Mentorship Program Improves Access to Emergency Obstetric Care

May 21, 2019

Mentorship Program Improves Access to Emergency Obstetric Care

Chirford Semu knows that time is of the essence when complications arise during labor and delivery.

He is a midwife at Bowe Health Center in Dowa district, one of the most remote areas in Malawi. This single health center serves an estimated 42,445 people. Of these, 9,762 are women of childbearing age, and there are approximately 2,100 expected births per year in the district.

Women who develop birth complications at this facility have to travel 96 kilometers on unpaved roads to reach Dowa District Hospital, the district’s referral facility.

Despite being designated as a Basic Emergency Obstetric Newborn Care (BEmONC) facility, Bowe does not have an ambulance to use during an emergency and must rely on a midwife’s personal vehicle or public transport to make a referral to a higher level facility. As a result, Semu and other clinic staff often feel reluctant to perform certain procedures, including assisted vaginal deliveries that require vacuum extraction, for fear of added complexity if the procedure fails.

An obstetric care mentorship program, implemented by the District Health Office with support from the USAID-funded Organized Network of Services for Everyone’s Health (ONSE) Activity, aims to give staff the tools and skills to ensure quality care for all women during labor and delivery. Specifically, ONSE is helping district-based mentors in 11 districts to support obstetric care providers, such as Semu, to better manage obstetric and newborn complications. With ONSE support, mentors visit these health facilities at least every quarter to demonstrate best clinical practices and to coach providers. Thanks to the mentorship he received and the provision of user-friendly vacuum extractors, Semu is providing better quality care for women during labor and delivery. “Mentorship has really helped me. I am now confident; I am able to screen patients for complications, and I know how to use a vacuum extractor. I have not had failed during an extraction,” he explained.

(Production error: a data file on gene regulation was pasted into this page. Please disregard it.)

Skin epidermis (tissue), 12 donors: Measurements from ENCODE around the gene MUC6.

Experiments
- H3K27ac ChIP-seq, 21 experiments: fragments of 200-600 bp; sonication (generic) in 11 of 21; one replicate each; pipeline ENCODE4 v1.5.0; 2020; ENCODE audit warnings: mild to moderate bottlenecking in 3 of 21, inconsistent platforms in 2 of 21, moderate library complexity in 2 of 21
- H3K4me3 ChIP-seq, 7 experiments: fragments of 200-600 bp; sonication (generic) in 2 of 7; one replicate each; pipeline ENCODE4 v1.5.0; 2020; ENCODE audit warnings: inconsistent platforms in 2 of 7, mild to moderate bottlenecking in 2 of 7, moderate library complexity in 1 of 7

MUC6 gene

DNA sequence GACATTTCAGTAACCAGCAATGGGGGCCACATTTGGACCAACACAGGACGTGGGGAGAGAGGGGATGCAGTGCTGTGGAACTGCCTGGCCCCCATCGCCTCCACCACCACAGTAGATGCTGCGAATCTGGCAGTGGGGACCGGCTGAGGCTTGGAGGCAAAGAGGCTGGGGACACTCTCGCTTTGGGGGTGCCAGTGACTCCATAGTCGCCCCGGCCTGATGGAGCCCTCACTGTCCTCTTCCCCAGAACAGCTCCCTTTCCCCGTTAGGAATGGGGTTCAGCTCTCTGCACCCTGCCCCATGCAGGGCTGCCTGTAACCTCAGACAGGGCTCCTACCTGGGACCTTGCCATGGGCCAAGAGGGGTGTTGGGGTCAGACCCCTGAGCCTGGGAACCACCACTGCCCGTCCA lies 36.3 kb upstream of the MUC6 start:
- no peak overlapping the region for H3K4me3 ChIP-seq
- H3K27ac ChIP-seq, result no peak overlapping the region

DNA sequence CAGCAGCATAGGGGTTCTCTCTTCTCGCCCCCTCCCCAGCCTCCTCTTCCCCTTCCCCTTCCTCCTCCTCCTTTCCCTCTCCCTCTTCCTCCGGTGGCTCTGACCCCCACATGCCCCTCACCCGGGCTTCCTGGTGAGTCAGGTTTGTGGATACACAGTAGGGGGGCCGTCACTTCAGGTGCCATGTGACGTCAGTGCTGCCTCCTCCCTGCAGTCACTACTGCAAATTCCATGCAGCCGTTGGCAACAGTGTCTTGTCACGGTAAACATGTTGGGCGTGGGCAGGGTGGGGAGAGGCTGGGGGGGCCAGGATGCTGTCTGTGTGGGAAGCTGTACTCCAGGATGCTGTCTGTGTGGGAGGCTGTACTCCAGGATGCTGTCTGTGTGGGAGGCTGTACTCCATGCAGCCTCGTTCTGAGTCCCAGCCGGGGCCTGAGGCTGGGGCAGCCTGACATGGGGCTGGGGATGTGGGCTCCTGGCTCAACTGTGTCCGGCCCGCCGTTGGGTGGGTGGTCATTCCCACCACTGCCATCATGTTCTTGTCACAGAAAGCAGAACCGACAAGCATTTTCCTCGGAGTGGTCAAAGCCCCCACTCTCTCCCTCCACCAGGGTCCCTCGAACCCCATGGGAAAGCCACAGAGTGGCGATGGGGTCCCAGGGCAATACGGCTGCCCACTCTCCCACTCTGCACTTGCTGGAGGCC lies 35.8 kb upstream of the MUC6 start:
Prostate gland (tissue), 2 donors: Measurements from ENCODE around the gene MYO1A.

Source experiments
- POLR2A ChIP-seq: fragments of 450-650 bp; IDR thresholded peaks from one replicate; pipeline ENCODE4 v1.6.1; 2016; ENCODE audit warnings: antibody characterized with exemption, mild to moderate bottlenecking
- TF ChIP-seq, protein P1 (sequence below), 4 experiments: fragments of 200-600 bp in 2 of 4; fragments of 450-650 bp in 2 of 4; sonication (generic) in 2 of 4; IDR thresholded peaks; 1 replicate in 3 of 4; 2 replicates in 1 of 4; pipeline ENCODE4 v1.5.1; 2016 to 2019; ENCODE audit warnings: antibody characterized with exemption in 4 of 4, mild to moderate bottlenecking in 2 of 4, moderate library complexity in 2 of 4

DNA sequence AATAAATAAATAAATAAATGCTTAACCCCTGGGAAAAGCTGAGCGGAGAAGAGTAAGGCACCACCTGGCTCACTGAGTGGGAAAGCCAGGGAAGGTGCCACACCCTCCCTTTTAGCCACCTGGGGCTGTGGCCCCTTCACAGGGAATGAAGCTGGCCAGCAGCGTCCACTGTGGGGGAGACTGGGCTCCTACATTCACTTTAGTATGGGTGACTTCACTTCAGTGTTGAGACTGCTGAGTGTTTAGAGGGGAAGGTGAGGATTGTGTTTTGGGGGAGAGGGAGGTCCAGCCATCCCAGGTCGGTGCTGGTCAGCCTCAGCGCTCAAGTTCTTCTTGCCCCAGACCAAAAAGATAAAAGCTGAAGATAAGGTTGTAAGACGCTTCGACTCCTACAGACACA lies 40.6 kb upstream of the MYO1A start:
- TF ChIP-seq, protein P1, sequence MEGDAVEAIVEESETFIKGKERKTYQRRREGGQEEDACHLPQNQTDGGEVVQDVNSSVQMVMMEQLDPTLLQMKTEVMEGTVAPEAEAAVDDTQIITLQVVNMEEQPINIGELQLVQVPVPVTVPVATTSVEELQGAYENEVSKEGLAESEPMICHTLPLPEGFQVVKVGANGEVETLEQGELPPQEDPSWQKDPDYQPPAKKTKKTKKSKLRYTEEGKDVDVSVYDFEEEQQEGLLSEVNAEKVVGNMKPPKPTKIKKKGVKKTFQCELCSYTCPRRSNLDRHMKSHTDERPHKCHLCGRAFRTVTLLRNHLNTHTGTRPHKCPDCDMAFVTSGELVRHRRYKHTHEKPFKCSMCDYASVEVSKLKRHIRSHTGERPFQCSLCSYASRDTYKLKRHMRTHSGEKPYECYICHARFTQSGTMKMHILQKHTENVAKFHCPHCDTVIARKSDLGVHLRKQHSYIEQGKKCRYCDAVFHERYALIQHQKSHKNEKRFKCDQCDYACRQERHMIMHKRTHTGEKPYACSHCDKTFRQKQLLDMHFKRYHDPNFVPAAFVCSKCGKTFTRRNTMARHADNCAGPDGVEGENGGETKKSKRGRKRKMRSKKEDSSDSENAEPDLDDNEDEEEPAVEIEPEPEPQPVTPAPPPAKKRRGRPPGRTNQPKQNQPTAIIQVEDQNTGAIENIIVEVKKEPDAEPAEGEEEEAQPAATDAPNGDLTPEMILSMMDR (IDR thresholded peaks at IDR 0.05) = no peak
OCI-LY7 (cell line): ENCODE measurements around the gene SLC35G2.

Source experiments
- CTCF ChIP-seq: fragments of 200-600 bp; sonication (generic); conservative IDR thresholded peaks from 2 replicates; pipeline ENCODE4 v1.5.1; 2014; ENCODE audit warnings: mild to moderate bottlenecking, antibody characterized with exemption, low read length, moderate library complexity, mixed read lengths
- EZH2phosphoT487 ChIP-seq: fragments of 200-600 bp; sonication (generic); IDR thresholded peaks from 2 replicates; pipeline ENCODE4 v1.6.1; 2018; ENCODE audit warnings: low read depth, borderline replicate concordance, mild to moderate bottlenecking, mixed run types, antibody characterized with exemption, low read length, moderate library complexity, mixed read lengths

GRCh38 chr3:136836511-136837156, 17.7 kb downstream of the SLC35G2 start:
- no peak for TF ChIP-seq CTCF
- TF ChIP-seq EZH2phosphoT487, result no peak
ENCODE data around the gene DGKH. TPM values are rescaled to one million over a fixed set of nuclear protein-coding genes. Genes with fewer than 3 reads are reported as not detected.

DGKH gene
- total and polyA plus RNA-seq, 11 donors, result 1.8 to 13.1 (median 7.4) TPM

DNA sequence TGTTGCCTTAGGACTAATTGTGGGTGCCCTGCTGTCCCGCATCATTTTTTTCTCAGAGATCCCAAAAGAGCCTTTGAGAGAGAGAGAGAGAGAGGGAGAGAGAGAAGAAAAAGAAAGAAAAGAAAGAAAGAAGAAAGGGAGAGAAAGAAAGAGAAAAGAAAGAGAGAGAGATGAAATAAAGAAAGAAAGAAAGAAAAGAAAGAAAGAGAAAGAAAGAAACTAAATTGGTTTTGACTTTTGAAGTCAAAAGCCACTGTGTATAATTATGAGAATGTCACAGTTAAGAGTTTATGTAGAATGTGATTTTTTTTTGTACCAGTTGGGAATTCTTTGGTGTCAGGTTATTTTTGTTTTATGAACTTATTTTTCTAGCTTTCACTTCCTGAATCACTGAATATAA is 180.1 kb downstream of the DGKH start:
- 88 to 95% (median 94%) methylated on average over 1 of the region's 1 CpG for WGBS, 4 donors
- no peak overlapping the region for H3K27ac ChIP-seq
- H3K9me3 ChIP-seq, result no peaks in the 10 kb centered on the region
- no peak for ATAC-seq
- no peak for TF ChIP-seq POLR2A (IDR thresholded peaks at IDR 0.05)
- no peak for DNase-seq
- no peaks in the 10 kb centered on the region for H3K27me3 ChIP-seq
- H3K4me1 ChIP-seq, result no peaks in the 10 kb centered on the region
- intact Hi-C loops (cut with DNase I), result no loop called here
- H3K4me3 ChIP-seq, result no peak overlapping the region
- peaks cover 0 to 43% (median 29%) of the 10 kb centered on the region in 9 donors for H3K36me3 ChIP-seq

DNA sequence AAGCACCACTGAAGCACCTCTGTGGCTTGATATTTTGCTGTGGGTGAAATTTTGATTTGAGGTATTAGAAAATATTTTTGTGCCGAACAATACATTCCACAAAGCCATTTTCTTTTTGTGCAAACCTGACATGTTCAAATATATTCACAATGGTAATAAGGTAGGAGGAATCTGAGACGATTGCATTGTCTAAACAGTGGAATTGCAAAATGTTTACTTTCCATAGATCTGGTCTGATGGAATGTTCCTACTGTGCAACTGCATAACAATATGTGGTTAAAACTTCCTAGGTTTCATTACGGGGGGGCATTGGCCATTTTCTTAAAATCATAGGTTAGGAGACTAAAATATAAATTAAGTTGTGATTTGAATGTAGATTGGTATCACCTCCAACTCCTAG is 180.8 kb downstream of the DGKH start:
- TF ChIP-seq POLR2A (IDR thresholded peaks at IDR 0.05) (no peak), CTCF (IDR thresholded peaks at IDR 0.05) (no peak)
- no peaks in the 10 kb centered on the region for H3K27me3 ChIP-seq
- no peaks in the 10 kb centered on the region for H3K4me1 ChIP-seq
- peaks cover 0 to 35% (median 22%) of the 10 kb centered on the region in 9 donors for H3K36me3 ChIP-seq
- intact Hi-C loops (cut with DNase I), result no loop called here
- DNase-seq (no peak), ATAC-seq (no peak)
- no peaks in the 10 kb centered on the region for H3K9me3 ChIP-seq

As a result of the mentorship program, staff at Bowe Health Center are now better managing complications during delivery, performing up to five cases of vacuum extraction per month.

“I saved a life of a mother with eclampsia because I used the protocols which ONSE supplied for managing obstetric complications,” Semu recalls proudly. “I have seen the woman and her baby at our family planning clinic, and they are both doing well.” As confidence in the facility’s maternal and newborn care services improve, facility-based deliveries have also increased from 28 to 72 between September 2018 and January 2019. Better quality care at Bowe Health Center means that women can access the life-saving health services closer to home without traveling to the referral hospital, a huge benefit to mothers and families in this community.